Since 2010, Greece has been almost exclusively reliant on two bailouts totalling €240B, from both Europe and the International Monetary Fund. In response to receiving the bailouts, each government in power since 2010 has imposed spending cuts that have reduced Greek incomes by more than a third. This has resulted in a bleak recession and has garnered increasing resentment from the country’s citizens, 25% of which are currently unemployed.
The second bailout expired earlier this year, and former Prime Minister Alex Tsipras of the Syriza party told Greece that he would negotiate with the creditors in the country’s favour. However, talks did not go well and ended in Tsipras calling for a referendum, pressuring Greeks to vote against creditor demands. They did, but Tsipras ultimately signed a deal that imparted even harsher terms than those he had promised to abolish during the January elections. This move catalyzed a rebellion within his party, and forced him into resignation.
His four-year term only lasted seven months, and he currently stands accused by pro-European opposition parties of rushing the impending election before voters are impacted by the new tax measures. Tsipras argued that he had no other choice but to accept the European creditors’ terms in order to save the country from defaulting on its debts and being forced to leave the euro.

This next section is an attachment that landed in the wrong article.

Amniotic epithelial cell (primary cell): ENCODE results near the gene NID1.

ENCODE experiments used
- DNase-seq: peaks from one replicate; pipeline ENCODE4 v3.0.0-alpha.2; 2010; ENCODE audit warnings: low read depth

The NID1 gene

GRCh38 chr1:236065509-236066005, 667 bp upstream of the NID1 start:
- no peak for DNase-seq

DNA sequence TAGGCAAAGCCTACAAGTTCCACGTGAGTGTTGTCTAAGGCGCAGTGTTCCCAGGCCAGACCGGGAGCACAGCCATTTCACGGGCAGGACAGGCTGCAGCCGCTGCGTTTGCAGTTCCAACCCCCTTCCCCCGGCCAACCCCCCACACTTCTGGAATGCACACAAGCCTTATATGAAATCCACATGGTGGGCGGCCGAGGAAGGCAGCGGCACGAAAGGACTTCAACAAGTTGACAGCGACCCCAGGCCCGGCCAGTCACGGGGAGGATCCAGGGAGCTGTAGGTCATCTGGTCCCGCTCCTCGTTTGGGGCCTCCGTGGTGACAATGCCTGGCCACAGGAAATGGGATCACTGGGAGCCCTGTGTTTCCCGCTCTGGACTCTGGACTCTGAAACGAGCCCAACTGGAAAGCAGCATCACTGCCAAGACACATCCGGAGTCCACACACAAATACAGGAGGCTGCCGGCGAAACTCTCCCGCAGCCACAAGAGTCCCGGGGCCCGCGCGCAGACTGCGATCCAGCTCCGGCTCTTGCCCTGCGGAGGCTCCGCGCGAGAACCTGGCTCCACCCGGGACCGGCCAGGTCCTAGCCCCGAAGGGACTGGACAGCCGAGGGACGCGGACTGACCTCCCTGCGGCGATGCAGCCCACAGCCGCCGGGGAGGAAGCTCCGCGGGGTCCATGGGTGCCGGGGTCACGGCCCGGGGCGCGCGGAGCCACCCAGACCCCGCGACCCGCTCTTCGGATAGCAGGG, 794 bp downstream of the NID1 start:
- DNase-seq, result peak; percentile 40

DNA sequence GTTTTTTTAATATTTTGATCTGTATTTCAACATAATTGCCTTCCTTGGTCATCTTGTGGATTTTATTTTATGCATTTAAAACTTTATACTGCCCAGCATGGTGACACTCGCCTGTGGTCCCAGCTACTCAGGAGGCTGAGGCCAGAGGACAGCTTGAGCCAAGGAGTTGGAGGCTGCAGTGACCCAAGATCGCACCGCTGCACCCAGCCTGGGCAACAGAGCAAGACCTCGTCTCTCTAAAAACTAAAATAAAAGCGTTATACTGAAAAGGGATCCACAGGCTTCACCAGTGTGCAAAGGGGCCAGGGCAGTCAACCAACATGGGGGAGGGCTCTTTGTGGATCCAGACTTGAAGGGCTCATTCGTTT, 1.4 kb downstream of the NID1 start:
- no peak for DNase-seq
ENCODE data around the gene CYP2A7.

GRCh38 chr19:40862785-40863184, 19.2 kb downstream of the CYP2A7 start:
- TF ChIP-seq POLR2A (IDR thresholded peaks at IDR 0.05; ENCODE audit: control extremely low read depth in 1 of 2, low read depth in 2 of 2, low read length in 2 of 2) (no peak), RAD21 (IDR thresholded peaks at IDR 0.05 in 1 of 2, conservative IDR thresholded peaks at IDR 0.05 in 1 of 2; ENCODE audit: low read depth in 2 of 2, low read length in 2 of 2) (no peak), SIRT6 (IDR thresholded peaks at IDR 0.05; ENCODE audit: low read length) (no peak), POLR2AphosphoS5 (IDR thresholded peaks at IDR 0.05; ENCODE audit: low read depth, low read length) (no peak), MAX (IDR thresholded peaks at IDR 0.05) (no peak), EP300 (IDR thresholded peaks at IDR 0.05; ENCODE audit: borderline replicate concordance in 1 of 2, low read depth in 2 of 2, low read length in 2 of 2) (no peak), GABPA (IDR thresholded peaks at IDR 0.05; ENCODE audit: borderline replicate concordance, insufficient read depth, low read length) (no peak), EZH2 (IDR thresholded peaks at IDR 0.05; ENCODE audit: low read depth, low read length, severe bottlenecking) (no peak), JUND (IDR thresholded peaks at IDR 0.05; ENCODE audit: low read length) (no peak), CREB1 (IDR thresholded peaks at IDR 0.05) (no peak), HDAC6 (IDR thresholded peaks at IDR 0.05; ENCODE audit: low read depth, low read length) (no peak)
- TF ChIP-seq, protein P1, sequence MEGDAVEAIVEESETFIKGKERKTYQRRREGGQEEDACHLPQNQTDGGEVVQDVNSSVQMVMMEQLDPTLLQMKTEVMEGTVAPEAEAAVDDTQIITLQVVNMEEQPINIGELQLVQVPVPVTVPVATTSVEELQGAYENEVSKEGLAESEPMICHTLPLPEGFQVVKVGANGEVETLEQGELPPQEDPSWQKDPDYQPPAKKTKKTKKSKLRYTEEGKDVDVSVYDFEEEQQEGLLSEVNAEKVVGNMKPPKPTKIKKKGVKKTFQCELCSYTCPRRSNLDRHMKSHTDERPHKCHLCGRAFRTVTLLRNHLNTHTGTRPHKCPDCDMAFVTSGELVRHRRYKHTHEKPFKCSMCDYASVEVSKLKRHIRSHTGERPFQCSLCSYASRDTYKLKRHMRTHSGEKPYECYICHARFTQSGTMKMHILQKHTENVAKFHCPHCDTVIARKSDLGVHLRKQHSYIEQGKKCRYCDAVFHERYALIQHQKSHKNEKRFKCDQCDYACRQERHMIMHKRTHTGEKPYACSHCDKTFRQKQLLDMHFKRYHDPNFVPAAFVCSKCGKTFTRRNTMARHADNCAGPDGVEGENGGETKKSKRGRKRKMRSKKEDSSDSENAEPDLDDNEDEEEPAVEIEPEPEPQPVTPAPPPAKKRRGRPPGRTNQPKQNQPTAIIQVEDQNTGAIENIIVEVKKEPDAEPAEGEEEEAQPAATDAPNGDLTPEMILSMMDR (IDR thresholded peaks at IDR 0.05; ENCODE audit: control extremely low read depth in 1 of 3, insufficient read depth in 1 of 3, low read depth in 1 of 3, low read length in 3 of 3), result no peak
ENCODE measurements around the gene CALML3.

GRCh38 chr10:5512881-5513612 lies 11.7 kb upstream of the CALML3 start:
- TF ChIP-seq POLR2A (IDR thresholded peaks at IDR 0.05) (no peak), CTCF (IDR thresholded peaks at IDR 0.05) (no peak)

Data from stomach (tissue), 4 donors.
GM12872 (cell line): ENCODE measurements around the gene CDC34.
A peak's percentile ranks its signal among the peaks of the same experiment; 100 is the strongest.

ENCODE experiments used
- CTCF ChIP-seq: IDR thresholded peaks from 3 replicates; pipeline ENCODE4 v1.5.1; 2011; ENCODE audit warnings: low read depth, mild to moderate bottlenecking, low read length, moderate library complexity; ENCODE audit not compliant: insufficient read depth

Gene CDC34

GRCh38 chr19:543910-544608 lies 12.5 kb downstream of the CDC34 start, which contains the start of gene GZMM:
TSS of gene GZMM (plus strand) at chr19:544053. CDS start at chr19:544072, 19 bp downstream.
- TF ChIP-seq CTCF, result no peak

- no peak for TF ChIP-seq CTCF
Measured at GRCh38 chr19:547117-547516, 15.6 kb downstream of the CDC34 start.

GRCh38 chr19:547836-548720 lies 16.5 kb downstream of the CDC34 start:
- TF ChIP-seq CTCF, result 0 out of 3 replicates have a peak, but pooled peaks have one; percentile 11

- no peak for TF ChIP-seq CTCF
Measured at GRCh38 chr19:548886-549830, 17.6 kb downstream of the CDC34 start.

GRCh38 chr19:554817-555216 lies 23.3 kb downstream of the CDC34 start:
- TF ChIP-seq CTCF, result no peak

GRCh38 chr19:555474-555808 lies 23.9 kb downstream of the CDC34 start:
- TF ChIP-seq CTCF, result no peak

What’s Happening Now?
Supreme Court top judge, 65-year-old Vassiliki Thanou, was sworn in as interim Prime Minister yesterday, and will lead Greece until a new government is formed based on the vote expected to take place on September 20. Thanou is Greece’s first female prime minister. Her newly appointed Cabinet will be sworn in on Friday, which is also when the upcoming election date will be formally confirmed.
Her appointment was announced by Greek President Procopis Pavlopoulos after parliament’s three biggest parties were reportedly unable to find willing coalition partners. Former energy minister Panagiotis Lafazanis, who created the brand new Popular Unity party after splitting from Syriza last week, last held the mandate to form a new government.
Despite all the drama surrounding Tsipras, he is expected to win the next election. However, he will most likely have to govern the country alongside another party, as he probably won’t secure enough seats in Parliament to do it alone. Tsipras has already voiced his refusal at a coalition with the centrist opposition parties: centre-right New Democracy, socialist PASOK party, and centrist To Potami party. His current coalition partner is the nationalist Independent Greeks party, but they may struggle to gain the few seats required of them.
It is almost certain that Tsipras will not form a government with the Popular Unity party, the pro-Nazi Golden Dawn, or the communist KKE party.